Slipping into the car is what got us really excited. Dave Ross had penned a modern interpretation of what a '57 Chevy interior would look like today, and the GM engineers made it happen, right down to the updated materials, and the continued "X" pattern from the 210 trim on the quarter continued on the doors and waterfall. Once we got comfortable in our new office, we realized that the entire ergonomics of the interior had been changed to its betterment. The shifter was right where it should be, the pedals were close, and our seated position put us in perfect control of the car. And the dash, with a modern Chevy? You better believe it!

At the crack of the ignition key, the ultra-rare 427 roared to life. It had been a long road for that all-aluminum big-block. GM Performance Parts had put it together early in 2007 to develop the production version of this crate engine. Throughout our test drive, the classic Rat never missed a beat, never stumbled, and certainly didn't disappoint. In fact, we had forgotten just how potent "just" a 427 can be. In this world of 500-plus street engines, there's something magical about driving a car with what is arguably the high watermark for classic big-block power. Sampling the Anniversary Edition 427 was like drinking fine wine.

Once under motion, we realized that Project X had been completely transformed. The chassis was stiff, and the suspension worked like it never had before in its first 50 years of existence. Remember, when we dropped off Project X, it had a tacked-in cage that wasn't run to the frame. GM Performance Division had completely redesigned the frame. They strengthened it in all the right places, and, in the process, completely tied the car together. Once we hit the circle track and road course at DPG, the suspension's true capabilities started to show itself. Remember, X was being pushed into the corners by massive steamrollers, yet the C6 front end would dig into the corners, pulling the rest of the car with it, and the big '57 would take a corner. Of course there was understeer, but with minimal input, Project X was taking corners at 60-80 mph without breaking a sweat. Quick lane changes (something that would have rattled the body off before the rebuild) were amazingly quick, with little body roll and very little drama.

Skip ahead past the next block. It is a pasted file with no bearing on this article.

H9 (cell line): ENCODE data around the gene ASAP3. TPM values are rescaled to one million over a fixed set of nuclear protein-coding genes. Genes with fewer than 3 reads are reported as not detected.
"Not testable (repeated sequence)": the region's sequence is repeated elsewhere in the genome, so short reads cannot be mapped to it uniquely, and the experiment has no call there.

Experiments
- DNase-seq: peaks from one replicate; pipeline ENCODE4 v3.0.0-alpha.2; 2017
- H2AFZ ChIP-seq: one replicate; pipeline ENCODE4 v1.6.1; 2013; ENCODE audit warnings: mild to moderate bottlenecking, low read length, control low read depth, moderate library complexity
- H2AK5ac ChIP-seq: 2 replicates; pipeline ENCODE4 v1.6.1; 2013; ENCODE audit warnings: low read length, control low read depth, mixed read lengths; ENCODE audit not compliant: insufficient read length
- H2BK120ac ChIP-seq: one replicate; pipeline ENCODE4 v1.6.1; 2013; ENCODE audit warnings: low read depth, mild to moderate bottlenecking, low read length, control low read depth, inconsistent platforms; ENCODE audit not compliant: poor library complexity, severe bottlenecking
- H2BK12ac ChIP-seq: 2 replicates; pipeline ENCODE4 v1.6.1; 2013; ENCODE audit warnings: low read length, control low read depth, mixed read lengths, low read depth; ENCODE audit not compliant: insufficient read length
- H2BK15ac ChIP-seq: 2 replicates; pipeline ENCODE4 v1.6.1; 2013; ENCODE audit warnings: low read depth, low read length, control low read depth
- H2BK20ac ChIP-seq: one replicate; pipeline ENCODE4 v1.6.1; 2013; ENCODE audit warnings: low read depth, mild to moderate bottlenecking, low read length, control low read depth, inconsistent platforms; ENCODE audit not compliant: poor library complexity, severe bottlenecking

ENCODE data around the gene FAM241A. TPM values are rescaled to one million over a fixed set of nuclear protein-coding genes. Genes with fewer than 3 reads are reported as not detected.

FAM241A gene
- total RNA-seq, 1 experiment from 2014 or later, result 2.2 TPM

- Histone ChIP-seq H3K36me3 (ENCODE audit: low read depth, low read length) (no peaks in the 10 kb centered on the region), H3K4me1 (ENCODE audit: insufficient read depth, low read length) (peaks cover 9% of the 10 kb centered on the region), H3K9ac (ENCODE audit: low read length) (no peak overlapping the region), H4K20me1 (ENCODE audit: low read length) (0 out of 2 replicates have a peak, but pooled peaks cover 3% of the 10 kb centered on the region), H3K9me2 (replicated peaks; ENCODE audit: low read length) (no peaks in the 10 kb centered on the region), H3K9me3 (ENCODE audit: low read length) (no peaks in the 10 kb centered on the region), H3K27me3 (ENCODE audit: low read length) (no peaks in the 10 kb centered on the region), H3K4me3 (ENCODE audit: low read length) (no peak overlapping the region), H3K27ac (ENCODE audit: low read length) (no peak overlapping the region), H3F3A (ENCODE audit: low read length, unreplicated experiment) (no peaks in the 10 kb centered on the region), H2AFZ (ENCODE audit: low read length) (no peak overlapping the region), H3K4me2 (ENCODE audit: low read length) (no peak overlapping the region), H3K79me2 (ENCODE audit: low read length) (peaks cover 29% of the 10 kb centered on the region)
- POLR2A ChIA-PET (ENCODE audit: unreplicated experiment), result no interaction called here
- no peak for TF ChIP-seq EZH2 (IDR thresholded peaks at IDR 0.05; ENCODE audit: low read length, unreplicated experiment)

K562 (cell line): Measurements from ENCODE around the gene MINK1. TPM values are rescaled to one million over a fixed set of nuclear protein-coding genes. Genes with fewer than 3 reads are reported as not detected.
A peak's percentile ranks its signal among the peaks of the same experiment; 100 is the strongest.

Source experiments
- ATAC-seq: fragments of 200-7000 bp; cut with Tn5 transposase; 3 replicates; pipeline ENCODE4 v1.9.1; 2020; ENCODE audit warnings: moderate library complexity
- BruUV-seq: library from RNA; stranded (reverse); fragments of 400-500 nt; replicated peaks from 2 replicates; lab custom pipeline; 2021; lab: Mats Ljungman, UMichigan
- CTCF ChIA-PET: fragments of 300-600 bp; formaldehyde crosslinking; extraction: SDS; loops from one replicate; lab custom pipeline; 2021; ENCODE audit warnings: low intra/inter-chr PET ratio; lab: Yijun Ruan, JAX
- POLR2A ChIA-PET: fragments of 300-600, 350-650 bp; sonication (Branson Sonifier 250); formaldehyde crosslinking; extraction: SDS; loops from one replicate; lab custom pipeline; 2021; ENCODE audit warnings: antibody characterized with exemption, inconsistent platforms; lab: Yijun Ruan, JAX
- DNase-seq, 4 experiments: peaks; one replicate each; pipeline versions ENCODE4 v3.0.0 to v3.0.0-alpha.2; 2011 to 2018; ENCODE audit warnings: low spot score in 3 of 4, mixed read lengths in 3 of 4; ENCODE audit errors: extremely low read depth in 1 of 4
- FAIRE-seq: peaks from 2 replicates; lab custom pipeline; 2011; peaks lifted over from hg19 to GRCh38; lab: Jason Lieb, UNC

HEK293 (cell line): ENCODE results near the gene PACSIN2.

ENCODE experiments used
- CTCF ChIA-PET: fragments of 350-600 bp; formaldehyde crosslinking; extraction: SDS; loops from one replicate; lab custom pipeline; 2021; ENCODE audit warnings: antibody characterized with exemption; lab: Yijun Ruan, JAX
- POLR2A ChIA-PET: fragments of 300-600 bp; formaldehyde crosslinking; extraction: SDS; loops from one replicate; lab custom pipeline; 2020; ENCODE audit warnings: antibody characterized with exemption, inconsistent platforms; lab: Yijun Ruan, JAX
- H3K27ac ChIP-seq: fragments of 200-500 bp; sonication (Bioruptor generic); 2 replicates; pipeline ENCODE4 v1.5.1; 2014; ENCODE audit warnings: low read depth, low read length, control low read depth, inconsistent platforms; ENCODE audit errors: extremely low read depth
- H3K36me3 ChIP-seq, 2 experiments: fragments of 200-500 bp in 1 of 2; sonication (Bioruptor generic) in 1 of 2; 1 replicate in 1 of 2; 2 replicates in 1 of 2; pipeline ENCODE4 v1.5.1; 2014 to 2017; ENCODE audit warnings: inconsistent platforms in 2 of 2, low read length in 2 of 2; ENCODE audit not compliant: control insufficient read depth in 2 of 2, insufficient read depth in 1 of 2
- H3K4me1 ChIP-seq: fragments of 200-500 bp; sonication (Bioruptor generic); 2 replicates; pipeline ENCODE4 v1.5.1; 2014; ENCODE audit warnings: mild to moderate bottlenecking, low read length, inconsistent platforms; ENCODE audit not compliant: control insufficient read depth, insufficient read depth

We watched Mike Copeland and Dr. Jamie Meyer put the car through its paces, including several of the maneuvers that today's production GM vehicles go through. But it was the simple act of cruising that might have been most impressive. Remember, one of Copeland's goals was to make sure that this car didn't beat up the driver, and his GM Performance Division team accomplished that in spades. The car tracked straight, didn't buck or load up, and the steering wheel input to the driver was extremely precise, allowing us to place the car without a forearm workout. The ergonomics also paid big dividends during spirited acceleration. Kick the clutch, yank on the Hurst, and away you go. You didn't even have to think about it-everything was right where it should be.
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Project X has been loaded with GM power. Smash the gas, pop the clutch, and hold on. The Anniversary Edition 427 offered loads of torque with a surprising top end charge. And with its aluminum materials, the weight of the 427 didn't upset a thing with the front suspension. We were having so much fun that we had almost forgotten that Copeland's team had wired the electronic exhaust cutout through the car's navigation system. Bring up the "exhaust" panel on the digital dash, push the "open" button, and our ears were rewarded with the sweet sounds of an uncorked Rat. We have to tell you, for a production crate engine, the Anniversary Edition 427 sure sounds nasty through open pipes.

While we've drag tested Project X with all sorts of powertrains over the last 40-plus years, this version is all about street performance. As such, we never ran official acceleration numbers, but our "butt meter" puts this thing well into the 12-second zone. More than respectable for the most well-known '57 Chevy on the planet, and plenty to keep any driver interested.

So, there it is-the greatest version of Project X ever built. You can find the car and us on the Hot Rod Power Tour as we plan on driving Project X the entire week. But what do we do with Project X after that? Do we drive it on Power Tour, and then keep adding parts? Can the car get any better than this? For the first time in the history of Project X, we're not too sure that adding more parts is the thing to do. Maybe you can help us. Send us a note telling us what you think we should do with Project X. Perhaps it's time to get another '57. Project Y anyone?